“This business used to be written out of London, Singapore and continental Europe mainly, but the overall change of market conditions (many London underwriters have pulled out of many business lines) together with the emergence of DIFC as a reinsurance hub has changed this,” said Mr Labat.
While DIFC’s strength as a financial hub has been the result of over a decade’s worth of experience, it should strive to maintain its reputation as a hospitable business environment to be fit for the future.
Regulation is one key aspect, said Mr Labat. “The DFSA, as a regulator for companies operating in DIFC, should continue to be a recognised reference as a regulator. However, it has to avoid creating and building barriers for the business to grow. The financial centre should develop its compliance and regulatory policies in a way that makes the DIFC a compliant environment, while at the same time, remaining an attractive place to work, supporting the growth of the business.
“This is a difficult balance to reach, and can be sometimes be a challenge in a working environment where regulation has increased over the years. Some other regulators have been able to find a good balance, such as the Bermuda Monetary Authority, which has been able to uphold and maintain its regulatory regime, while at the same time introducing initiatives to help businesses grow,” he said.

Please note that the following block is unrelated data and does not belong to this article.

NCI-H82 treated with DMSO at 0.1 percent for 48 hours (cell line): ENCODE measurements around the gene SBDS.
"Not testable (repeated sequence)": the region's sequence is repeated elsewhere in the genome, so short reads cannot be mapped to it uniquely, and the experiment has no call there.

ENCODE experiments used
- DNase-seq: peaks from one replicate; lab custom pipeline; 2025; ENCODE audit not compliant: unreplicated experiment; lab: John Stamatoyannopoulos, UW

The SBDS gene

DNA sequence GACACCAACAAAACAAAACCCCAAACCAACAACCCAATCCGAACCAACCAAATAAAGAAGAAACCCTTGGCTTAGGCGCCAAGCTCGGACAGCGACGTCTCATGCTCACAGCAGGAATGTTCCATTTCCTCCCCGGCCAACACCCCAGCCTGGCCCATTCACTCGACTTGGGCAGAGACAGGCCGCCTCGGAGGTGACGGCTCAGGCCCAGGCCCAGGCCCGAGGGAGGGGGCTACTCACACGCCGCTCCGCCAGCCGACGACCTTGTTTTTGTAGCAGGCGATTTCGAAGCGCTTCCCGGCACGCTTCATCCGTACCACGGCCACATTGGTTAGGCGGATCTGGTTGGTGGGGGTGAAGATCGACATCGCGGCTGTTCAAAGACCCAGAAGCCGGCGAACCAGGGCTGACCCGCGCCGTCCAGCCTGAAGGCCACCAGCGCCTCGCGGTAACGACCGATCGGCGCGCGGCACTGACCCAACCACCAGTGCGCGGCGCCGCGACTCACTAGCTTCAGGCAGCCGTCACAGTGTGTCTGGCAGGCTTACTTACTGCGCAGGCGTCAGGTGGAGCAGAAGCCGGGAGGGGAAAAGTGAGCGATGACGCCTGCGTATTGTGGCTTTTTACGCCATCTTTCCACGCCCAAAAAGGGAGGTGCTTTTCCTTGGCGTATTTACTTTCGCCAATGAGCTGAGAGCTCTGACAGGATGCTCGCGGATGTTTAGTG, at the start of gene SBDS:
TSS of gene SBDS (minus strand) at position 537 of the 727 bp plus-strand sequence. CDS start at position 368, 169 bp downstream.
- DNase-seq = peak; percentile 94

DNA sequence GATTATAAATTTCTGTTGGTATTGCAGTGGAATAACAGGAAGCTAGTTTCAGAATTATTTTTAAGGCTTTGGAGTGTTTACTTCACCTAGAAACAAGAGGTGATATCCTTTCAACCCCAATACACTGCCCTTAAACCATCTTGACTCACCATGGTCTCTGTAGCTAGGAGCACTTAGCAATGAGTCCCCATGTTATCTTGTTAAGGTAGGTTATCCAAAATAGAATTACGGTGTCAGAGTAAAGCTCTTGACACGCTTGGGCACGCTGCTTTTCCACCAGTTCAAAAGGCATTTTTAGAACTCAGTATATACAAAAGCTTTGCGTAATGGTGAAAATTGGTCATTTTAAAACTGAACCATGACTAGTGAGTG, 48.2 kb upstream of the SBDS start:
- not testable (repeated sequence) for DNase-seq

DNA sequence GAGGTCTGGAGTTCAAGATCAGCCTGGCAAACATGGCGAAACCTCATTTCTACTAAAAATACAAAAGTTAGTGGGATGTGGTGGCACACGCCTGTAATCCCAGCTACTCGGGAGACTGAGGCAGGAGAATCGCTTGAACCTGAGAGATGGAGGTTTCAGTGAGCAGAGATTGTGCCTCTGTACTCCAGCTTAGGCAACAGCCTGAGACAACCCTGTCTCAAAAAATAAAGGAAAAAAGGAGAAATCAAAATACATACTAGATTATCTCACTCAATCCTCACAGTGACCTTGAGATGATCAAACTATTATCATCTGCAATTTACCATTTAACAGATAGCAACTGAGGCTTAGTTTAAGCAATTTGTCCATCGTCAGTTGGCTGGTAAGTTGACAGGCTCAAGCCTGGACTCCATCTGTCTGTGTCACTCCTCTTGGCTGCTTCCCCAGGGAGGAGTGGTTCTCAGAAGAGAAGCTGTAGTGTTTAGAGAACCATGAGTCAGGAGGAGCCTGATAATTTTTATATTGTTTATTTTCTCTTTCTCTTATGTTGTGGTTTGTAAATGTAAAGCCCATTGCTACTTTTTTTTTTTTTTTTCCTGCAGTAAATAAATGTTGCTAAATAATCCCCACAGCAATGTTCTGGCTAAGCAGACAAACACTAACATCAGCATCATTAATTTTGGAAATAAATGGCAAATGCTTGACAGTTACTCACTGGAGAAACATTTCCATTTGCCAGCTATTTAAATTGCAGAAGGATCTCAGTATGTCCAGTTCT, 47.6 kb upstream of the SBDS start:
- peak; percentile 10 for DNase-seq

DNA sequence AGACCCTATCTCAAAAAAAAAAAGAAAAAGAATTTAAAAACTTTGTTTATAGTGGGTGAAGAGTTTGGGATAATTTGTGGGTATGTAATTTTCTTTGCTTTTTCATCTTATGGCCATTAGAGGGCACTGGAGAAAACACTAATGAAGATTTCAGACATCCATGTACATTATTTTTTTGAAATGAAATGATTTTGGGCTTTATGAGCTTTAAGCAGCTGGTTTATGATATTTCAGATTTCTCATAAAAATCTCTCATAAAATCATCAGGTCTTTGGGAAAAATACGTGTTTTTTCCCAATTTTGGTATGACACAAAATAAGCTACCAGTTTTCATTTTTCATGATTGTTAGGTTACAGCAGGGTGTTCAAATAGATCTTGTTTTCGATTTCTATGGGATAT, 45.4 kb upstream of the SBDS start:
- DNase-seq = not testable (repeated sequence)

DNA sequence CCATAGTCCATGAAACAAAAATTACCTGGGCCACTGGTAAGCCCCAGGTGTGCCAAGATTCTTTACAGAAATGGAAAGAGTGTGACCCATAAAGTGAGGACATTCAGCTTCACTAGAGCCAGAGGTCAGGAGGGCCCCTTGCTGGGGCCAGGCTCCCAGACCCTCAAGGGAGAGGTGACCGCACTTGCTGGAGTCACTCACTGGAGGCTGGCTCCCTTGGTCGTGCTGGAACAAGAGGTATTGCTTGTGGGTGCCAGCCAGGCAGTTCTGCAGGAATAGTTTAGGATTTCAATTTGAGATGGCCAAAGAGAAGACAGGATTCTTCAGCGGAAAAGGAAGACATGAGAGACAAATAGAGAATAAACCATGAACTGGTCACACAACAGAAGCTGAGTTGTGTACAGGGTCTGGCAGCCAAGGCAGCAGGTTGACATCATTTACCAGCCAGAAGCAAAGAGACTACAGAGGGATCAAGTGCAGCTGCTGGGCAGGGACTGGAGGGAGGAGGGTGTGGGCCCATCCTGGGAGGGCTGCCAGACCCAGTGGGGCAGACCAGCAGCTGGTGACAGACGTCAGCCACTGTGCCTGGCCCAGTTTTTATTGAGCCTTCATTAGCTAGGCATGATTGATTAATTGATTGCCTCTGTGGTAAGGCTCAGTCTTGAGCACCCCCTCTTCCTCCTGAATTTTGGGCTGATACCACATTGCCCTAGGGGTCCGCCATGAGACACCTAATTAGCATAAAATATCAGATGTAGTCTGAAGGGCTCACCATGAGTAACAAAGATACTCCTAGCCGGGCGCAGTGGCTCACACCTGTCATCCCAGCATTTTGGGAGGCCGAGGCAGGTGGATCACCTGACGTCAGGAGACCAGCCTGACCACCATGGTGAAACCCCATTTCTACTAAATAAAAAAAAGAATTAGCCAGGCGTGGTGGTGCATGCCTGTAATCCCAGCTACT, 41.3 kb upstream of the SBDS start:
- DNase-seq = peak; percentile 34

Mr Hodgins said there needs to be two focuses for the regulatory bodies in the DIFC. First, it needs to continue to ensure that financial services entities can be established in a timely, predictable and cost-effective manner. For example, he said “uncertainties arising from a change in policy (as has recently been the case with regard to the categorisation of certain long-term insurances) or because of the impact of onshore regulatory developments (as has recently been the case with the new Funds Protocol) can impact on the predictability of operations in the centre and have the potential to deter new entrants”.
Second, the ongoing costs for business in the DIFC need to be manageable. He explained, “A significant component of this is the cost of office space in the centre which remains some of the most expensive in the UAE. It is hoped that the announced expansion of the DIFC will assist in this regard. However, I would also like to see some new initiatives to create efficiencies for business in the DIFC. For example, blockchain technology could be used to significantly decrease AML costs by providing market-wide access to client data. The DIFC reinsurance market would appear an obvious starting point for such an initiative given that the cedants and reinsurance brokers are all regulated entities.”